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on July 22, 2017
It's fine as it is, and I'm getting my money's worth. This book is what I need for my English class.

Unfortunately, it wasn't exactly what I was looking for. I was going for a different print than what I got, despite searching the same ISBN. The version I got is slightly different from the one on the picture when I ordered the book. Pages are slightly off numerically, which throws me off when I read this in class.

It's a big deal 'cause what I got is basically not what I was looking for, and, as a result, the preview for this book is misleading. That being said, it does what it's supposed to do and I can still read it, so I can't call it a bad buy.
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on June 28, 2010
Kafka is certainly not for everyone, that being said if you like Kafka or are new to his writing this is certainly a good volume to pick up. It includes some of his shorter pieces that are less well known (they weigh in at a little over or right at a paragraph in length) such as A Country Doctor and longer classics like The Metamorphosis.

The hardback with the thick weight of the paper makes this a volume you can keep for many years without fear of damage and overwear from rereading that can occur with paperback copies. The translation is wonderful and better than many that are available for purchase, the low price also makes this a fine addition to your home library without the worry that taking it off the shelf every now and then won't cover the cost. This collection of Kafka is worth every penny, if not a few more than Amazon is asking.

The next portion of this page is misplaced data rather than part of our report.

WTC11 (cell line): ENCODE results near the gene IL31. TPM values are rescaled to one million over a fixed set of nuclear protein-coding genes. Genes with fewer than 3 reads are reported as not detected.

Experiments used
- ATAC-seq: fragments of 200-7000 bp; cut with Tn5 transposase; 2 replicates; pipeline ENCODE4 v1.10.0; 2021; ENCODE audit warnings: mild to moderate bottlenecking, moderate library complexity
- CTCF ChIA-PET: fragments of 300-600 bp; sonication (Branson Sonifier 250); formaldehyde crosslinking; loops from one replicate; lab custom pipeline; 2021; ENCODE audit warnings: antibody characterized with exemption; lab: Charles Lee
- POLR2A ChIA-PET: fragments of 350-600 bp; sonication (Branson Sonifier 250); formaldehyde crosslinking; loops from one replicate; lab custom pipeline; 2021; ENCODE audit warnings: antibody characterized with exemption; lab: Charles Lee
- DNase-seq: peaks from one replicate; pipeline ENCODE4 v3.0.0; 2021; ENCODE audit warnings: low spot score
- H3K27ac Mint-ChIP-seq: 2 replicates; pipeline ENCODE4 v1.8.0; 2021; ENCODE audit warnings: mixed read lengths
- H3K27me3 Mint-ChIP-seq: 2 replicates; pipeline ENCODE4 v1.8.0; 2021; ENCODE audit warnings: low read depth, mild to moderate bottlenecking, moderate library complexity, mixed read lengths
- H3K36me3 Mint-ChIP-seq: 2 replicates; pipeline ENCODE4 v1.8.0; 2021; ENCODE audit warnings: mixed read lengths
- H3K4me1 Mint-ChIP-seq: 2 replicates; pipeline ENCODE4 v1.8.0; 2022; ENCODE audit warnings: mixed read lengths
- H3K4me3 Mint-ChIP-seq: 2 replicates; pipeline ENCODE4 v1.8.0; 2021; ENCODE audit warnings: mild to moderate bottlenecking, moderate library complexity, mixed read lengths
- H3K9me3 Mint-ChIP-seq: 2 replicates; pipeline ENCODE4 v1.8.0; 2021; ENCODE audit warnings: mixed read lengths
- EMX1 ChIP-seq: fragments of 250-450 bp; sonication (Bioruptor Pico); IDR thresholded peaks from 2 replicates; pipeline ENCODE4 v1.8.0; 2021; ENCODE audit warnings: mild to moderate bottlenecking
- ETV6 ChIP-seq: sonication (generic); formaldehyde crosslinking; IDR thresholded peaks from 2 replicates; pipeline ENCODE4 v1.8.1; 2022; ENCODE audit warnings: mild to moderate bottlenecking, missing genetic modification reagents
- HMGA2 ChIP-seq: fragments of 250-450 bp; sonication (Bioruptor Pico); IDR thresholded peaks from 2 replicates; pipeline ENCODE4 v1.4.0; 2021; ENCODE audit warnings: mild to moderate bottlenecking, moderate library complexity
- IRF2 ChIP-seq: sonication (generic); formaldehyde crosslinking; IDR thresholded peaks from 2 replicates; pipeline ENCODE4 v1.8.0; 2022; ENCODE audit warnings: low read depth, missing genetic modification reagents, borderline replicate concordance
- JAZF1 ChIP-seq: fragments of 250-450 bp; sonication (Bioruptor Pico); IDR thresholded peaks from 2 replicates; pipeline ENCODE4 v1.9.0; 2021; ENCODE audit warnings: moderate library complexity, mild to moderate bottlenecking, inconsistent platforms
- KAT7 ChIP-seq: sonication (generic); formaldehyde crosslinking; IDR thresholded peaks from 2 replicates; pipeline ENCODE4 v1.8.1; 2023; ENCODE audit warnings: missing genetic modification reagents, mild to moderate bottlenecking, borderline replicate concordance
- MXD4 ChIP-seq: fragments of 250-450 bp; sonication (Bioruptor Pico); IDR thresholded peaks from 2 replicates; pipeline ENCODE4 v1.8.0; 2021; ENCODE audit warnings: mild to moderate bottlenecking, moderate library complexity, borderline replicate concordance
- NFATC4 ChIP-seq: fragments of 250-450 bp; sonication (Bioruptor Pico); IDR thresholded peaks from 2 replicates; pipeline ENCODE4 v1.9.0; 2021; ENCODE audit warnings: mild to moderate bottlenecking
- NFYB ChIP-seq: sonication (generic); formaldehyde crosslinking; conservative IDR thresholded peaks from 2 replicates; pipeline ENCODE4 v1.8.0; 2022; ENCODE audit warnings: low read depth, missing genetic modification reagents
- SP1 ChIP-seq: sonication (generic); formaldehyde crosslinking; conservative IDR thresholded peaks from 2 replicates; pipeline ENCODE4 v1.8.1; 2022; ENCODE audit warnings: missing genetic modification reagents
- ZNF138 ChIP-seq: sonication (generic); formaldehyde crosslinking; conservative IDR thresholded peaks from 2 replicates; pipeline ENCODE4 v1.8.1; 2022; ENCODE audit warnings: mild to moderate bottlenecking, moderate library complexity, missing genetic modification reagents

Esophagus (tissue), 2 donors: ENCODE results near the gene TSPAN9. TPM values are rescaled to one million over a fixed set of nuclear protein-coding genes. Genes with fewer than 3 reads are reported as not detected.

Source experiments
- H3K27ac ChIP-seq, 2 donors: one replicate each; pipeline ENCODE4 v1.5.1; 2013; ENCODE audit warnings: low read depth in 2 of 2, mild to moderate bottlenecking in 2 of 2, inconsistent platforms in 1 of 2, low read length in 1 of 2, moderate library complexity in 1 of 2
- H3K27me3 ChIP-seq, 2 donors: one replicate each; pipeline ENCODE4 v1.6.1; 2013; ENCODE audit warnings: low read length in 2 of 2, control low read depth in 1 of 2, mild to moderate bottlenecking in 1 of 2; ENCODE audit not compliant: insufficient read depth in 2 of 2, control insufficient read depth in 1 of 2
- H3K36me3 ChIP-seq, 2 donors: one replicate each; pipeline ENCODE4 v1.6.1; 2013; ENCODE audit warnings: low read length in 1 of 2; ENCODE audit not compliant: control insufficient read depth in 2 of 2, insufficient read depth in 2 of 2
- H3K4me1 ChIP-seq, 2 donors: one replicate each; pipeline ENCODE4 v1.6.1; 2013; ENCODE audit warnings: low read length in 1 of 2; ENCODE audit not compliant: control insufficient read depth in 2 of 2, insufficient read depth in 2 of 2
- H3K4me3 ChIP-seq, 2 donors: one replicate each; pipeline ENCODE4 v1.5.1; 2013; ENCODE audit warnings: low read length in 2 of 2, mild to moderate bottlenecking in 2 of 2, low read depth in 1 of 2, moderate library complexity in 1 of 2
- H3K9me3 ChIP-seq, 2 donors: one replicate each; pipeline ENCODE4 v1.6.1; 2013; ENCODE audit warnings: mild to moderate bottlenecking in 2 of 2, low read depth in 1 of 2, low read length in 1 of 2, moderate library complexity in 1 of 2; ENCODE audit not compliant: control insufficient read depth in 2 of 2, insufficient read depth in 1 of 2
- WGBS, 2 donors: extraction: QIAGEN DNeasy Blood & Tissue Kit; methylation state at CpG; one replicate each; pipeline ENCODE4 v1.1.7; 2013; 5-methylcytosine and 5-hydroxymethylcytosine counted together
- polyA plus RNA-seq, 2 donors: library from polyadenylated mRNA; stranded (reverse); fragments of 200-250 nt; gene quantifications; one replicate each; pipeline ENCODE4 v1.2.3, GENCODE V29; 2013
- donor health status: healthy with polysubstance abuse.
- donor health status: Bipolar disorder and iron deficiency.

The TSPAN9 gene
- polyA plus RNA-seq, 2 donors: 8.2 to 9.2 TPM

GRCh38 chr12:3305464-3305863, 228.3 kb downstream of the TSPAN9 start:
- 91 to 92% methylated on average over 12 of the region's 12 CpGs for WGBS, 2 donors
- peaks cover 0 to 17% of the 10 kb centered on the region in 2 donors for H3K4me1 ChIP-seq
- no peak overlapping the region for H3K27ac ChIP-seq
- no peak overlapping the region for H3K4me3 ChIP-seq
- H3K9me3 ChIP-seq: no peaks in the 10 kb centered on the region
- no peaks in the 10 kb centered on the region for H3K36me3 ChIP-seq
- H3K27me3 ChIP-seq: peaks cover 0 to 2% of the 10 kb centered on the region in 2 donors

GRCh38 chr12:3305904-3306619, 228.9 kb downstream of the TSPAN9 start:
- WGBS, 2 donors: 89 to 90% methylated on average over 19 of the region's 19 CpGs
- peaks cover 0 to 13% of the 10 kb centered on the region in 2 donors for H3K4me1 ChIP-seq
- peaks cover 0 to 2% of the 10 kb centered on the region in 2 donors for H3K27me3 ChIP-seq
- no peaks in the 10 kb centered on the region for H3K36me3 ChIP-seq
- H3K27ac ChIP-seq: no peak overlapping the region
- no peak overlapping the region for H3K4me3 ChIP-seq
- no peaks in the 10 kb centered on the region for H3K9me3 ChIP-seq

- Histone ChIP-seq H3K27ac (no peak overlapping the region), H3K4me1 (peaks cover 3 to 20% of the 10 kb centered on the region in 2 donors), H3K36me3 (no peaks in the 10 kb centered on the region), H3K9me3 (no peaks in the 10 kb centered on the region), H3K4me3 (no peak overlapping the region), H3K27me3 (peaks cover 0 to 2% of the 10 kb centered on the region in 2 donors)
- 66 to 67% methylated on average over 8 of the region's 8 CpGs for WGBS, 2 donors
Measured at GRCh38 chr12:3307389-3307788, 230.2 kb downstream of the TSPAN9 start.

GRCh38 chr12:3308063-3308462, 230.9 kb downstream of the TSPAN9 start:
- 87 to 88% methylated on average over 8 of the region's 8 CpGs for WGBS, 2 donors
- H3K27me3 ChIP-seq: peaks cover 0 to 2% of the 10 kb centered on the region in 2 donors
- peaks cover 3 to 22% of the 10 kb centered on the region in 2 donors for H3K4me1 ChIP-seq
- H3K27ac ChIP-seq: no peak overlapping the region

For those who have never read Kafka it is best not to spoil the authors work which is surreal in some cases, poignant in all, and entertaining in every light. If you have read Albert Camus or the sometimes acerbic but witty style of Louis Ferdinand Celine then this author is right up your alley.
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on October 28, 2014
I was interested to read some of Kafka's work. This book contains a good collection of his shorter works and allows you to get a feel for the author's style. I recommend reading the Introduction after reading some of the stories, because it contains some spoilers.
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on March 7, 2014
Who doesn't love a cochroach? Okay, nobody I know loves them but this is a classic and is certainly about far more than a man turning into a bug.
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on July 28, 2015
Interesting read. Short, sweet, and thought provoking.
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on June 21, 2007
Some of the other editions are about the same price but only has the Metamorphosis, while this includes a lot more!
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on January 1, 2015
For student kiddo, its a book
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on September 19, 2017